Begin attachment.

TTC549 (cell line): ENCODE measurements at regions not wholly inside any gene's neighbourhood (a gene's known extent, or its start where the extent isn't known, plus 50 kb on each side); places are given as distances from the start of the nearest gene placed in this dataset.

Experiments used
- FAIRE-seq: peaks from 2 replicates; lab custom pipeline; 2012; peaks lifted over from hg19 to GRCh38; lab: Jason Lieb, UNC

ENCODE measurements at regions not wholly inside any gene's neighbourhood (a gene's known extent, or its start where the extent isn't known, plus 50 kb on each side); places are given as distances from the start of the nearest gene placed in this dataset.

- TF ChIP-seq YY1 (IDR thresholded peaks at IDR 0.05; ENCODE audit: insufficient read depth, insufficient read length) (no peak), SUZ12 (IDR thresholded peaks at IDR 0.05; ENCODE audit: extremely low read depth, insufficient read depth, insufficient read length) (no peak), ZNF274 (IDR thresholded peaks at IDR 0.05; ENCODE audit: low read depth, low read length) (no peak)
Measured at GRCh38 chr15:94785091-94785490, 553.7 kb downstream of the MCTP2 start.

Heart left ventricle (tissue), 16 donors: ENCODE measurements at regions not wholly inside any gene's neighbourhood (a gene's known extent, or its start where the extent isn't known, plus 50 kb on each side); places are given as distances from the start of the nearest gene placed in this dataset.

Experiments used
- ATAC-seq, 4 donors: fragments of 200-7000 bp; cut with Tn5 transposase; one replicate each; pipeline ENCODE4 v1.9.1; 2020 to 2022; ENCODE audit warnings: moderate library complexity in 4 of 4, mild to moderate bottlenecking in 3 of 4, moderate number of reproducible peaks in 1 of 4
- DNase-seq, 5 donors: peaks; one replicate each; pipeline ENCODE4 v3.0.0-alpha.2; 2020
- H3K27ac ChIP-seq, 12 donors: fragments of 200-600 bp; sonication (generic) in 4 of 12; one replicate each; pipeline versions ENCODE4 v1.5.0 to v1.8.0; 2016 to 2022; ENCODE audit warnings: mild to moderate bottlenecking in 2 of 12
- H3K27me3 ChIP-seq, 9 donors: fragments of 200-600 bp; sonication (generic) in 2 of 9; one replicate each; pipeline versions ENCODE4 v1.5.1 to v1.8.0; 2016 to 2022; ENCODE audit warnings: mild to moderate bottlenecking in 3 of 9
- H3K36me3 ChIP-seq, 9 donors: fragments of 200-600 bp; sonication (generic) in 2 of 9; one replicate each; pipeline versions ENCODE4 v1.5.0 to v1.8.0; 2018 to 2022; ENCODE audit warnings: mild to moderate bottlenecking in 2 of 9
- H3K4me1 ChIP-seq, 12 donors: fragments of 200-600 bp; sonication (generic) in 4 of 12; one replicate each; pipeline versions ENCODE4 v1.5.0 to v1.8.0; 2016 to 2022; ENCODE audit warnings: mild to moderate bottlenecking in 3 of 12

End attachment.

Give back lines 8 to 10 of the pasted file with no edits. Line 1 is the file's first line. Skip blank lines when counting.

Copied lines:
Experiments used
- ATAC-seq, 4 donors: fragments of 200-7000 bp; cut with Tn5 transposase; one replicate each; pipeline ENCODE4 v1.9.1; 2020 to 2022; ENCODE audit warnings: moderate library complexity in 4 of 4, mild to moderate bottlenecking in 3 of 4, moderate number of reproducible peaks in 1 of 4
- DNase-seq, 5 donors: peaks; one replicate each; pipeline ENCODE4 v3.0.0-alpha.2; 2020